1 store-bought bag of pizza dough (about 16 oz.)
1 medium onion thickly sliced
1/2 orange pepper and 1/2 red pepper (any types are fine) cut into large pieces
1/2 cup cherry tomatoes
1/2 cup Marinara sauce
Olive oil for grilling
Fresh basil leaves
1/4 cup flour (for your hands and the surface so dough doesn’t stick)
Salt and pepper as desired
Light the grill.
While grill is pre-heating, decide if you want to make one large pie or smaller individual pizza so each kid can make her own. Let dough come to room temperature.
Lightly flour cutting board and hands so the dough doesn’t stick.
Now it’s time to channel your inner pizzaiolo although I’ve never successfully tossed a pizza into the air. A rolling-pin and hands, is my method of choice.
5. By this time the grill is usually hot enough for grilling the veggies (450º). Grease the grill then add the veggies. After several minutes lightly grease the top of the vegetable before you flip them. Grill for a couple minutes longer then reserve.
Brush one side of pizza dough with olive oil and place oil side down on grill. Cook for several minutes. Then brush oil on the top and flip. At this point I add the cherry tomatoes to the grill.
Brush the cooked side of pizza with Marinara sauce. Leave on grill for several more minutes watching carefully so the bottom of the pizza doesn’t burn.
When pizza is almost done top with veggie and basil.
Everyone loves dumplings and they’re easy to make if you have dumpling wrappers. The only caveat is a lot of premade wrappers contain egg. If you prefer you can use gluten free wrappers if you can find them. I finally found vegan dumpling wrappers at a nearby Asian market. Joy!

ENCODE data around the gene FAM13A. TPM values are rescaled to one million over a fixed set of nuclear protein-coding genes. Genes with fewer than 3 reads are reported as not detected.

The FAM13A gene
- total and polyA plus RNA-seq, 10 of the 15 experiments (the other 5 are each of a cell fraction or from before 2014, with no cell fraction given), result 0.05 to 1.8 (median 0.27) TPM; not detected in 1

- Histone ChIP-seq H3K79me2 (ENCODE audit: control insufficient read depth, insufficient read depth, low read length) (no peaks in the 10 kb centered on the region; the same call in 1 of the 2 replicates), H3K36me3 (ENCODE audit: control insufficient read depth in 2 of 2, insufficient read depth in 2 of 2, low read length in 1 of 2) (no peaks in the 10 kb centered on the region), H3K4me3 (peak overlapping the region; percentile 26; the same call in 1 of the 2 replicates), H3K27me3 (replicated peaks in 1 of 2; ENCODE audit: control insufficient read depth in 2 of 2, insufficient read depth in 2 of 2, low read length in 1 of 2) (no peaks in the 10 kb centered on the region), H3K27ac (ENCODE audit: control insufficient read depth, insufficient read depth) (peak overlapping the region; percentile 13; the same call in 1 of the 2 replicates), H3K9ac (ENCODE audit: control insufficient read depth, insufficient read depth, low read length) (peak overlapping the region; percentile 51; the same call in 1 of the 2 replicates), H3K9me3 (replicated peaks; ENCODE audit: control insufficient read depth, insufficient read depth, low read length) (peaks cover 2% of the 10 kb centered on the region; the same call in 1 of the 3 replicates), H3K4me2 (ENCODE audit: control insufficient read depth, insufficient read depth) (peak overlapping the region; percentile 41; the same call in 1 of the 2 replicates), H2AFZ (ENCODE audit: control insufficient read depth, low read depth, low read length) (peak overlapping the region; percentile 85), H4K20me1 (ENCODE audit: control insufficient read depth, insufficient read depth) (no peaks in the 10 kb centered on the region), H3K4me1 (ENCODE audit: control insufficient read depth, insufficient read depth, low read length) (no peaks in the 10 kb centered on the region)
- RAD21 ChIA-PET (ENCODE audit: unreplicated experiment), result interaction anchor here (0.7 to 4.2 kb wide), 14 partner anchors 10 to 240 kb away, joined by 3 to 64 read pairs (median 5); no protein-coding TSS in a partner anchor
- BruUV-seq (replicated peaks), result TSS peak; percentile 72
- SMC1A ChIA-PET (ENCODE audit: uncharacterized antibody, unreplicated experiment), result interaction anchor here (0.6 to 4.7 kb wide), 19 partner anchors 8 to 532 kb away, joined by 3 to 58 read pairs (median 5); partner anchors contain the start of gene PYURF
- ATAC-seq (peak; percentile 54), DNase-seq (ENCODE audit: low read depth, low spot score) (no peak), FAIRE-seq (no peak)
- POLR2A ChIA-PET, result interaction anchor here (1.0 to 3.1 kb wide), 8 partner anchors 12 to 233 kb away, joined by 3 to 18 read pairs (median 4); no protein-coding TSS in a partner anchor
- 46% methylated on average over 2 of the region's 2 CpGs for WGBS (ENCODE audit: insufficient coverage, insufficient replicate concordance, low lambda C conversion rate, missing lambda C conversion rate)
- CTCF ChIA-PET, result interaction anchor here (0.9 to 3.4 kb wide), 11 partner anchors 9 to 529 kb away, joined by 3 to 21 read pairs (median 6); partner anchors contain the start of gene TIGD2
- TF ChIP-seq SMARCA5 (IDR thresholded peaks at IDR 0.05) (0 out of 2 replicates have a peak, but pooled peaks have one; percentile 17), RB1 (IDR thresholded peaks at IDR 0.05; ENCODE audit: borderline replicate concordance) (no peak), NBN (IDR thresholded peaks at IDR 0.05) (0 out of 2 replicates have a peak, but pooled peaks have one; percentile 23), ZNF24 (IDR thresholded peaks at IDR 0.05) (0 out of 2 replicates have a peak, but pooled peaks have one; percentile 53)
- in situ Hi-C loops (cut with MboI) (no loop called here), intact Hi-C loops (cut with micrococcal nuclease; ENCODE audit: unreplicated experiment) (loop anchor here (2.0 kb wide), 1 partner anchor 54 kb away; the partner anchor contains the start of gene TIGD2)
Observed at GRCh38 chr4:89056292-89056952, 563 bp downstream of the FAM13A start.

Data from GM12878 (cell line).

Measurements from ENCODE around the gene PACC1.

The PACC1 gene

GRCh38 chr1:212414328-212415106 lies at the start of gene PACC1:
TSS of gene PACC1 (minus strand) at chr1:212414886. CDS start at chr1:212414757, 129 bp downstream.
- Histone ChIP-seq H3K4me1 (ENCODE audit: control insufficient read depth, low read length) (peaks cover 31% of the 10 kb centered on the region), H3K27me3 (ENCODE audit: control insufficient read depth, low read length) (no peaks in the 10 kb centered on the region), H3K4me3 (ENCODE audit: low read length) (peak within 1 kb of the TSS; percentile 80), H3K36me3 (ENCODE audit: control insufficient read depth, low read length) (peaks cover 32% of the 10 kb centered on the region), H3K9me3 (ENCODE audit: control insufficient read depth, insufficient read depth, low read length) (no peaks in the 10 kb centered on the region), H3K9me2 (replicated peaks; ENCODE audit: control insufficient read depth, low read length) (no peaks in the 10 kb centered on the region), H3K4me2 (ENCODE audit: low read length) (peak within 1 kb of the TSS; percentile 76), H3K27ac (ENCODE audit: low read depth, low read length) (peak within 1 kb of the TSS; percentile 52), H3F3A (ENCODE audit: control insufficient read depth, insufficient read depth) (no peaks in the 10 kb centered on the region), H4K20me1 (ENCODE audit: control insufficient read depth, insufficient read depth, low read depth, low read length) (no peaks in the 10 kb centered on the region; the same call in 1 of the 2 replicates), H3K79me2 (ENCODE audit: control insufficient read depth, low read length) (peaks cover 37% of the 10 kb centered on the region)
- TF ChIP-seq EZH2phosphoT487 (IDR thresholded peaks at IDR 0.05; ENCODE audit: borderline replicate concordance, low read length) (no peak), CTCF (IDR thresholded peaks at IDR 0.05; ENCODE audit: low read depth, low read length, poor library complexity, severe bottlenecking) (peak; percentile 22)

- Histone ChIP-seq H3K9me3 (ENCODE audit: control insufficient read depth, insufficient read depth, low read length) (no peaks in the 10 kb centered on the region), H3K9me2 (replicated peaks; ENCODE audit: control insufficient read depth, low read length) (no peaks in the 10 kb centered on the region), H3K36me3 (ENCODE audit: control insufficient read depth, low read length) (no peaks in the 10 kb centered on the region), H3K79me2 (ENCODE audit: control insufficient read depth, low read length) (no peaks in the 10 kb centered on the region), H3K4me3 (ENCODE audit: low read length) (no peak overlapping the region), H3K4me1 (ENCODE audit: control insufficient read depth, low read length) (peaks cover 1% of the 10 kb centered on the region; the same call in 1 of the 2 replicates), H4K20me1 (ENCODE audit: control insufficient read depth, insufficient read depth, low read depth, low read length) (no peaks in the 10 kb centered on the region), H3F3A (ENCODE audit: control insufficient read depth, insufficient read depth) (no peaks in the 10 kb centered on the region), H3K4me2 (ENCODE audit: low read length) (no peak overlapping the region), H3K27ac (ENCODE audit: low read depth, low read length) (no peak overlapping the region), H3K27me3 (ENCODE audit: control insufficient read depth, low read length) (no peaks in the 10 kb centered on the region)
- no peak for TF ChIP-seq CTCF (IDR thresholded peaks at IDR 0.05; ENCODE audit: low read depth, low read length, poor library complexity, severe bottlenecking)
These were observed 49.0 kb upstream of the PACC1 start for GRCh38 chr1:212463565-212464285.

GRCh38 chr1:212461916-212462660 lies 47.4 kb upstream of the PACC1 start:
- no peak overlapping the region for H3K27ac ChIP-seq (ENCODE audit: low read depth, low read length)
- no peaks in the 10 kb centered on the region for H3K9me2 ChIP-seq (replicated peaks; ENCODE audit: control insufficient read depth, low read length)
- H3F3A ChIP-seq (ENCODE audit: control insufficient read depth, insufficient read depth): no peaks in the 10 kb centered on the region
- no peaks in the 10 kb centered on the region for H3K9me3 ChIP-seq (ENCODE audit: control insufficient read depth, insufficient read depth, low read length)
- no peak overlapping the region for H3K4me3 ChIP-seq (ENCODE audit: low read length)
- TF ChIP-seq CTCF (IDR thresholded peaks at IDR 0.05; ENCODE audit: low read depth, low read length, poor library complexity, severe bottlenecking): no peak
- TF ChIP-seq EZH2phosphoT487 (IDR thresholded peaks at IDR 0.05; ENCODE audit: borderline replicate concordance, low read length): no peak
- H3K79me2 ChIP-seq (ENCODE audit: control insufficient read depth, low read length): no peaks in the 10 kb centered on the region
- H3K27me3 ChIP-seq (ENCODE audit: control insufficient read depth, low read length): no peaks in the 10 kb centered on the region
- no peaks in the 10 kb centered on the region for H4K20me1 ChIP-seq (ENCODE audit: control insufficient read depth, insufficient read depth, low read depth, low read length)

1 packet of dumpling wrappers (about 40) thawed if frozen
1/2 cup chopped mushrooms
2 cups shredded cabbage
1/4 cup shredded carrot
1 medium onion chopped
3 Tablespoons chopped ginger
3 Tablespoons chopped garlic
1 Tablespoon chopped jalapeno pepper( or to taste)
1 package tofu (8-12 oz,
1/2 cup loosely chopped cilantro
1 Tablespoon light soy sauce
1 Tablespoon sake, dry sherry or white wine
1/4 cup light soy sauce (for dipping sauce)
2 teaspoons rice wine vinegar (for dipping sauce)
Separate dumpling wrappers and place on a non-stick surface. Then cover with a damp towel so they don’t dry out.
Sprinkle 2 Tablespoons of salt over cabbage and let sit for about 15 minutes to get rid of excess water. Then rinse salt off cabbage and squeezed dry in a a clean dish towel or paper towel.
Squeeze moisture from tofu by placing the block in dish towel or paper towel. Squeeze well and crumble at the same time.
To make the filling, place all ingredients, except soy sauce and rice wine vinegar for dipping sauce, in a bowl and mix thoroughly.
Stuff dumplings by holding the wrapper in one hand and placing a tablespoon of filling in the center.
Then wet 1/2 the wrapper’s circumference with a finger dipped in water.
Fold in half to make a semi-circle. Crimp edges shut with the prongs of a fork.
Continue until done.
Place a large pot two-thirds of the way filled with water on the burner to boil. Add 1 teaspoon salt.
When boiling add as many dumpling that can fit in pot. Boil until they rise to the top then boil for 1 minute more.
Remove by strainer and boil the remaining dumplings
Yum, I love comfort food: food that is warm, tasty, healthy, and filling. But it’s no longer comfort food for me if animals had to suffer, or if the production of some the ingredients is wasteful and environmentally unsound. I guess putting food into my body that causes pain, slaughter, sickness and pollution is not great for my digestion. My philosophy on sustainable living and loving is summed up in this delicious recipe. And when you’re done eating you can rest assured that the consumption of this meal has helped farmers and planet Earth. That’s a mighty good aftertaste.